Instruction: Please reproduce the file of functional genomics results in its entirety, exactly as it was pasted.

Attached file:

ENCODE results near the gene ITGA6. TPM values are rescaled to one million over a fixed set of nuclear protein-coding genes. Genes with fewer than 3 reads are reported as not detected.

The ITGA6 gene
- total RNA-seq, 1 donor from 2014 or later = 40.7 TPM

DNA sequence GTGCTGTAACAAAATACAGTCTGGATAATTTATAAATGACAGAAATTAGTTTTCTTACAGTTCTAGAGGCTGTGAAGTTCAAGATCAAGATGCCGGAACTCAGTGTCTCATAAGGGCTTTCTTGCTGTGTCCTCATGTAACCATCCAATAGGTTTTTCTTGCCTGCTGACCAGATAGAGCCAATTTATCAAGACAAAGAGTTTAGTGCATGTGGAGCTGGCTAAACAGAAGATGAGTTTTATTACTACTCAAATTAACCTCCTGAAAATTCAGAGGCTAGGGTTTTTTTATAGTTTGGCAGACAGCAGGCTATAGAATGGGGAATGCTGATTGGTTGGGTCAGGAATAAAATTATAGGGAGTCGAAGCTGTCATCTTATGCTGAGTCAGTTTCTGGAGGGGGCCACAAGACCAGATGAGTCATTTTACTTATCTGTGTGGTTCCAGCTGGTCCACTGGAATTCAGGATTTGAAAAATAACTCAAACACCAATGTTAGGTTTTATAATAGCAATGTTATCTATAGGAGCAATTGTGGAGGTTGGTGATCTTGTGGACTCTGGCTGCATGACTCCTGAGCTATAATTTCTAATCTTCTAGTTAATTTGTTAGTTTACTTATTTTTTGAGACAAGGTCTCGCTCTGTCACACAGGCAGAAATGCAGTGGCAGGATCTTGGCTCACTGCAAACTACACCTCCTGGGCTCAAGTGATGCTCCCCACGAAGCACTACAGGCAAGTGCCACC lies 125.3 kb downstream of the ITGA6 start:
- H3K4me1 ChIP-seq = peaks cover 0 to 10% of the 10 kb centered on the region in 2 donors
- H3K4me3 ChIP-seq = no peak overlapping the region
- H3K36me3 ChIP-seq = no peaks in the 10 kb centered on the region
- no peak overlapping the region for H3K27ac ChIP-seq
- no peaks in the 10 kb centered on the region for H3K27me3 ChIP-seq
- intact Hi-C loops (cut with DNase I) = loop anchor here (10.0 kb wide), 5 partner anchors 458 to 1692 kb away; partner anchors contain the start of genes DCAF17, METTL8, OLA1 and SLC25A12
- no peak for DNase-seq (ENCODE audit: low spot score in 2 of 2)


ENCODE results near the gene ITGA6. TPM values are rescaled to one million over a fixed set of nuclear protein-coding genes. Genes with fewer than 3 reads are reported as not detected.

The ITGA6 gene
- total RNA-seq, 1 donor from 2014 or later = 40.7 TPM

DNA sequence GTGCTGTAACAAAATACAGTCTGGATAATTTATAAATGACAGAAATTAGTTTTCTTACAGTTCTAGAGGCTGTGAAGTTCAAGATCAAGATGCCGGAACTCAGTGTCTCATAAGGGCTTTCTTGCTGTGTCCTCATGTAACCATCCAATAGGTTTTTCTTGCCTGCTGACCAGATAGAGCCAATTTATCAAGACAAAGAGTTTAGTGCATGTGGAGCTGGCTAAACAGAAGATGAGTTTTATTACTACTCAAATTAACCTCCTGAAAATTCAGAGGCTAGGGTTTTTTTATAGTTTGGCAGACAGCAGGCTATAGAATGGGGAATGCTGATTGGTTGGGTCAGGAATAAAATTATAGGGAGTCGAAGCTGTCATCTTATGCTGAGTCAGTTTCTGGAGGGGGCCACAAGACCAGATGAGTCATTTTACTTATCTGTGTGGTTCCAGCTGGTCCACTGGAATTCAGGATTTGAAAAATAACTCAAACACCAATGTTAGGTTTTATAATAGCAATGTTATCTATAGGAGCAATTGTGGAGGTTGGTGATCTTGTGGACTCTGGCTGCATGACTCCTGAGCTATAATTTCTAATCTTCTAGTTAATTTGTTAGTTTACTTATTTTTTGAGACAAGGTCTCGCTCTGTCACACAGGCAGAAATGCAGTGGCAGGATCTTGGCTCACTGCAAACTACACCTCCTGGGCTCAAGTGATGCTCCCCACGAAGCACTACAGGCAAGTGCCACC lies 125.3 kb downstream of the ITGA6 start:
- H3K4me1 ChIP-seq = peaks cover 0 to 10% of the 10 kb centered on the region in 2 donors
- H3K4me3 ChIP-seq = no peak overlapping the region
- H3K36me3 ChIP-seq = no peaks in the 10 kb centered on the region
- no peak overlapping the region for H3K27ac ChIP-seq
- no peaks in the 10 kb centered on the region for H3K27me3 ChIP-seq
- intact Hi-C loops (cut with DNase I) = loop anchor here (10.0 kb wide), 5 partner anchors 458 to 1692 kb away; partner anchors contain the start of genes DCAF17, METTL8, OLA1 and SLC25A12
- no peak for DNase-seq (ENCODE audit: low spot score in 2 of 2)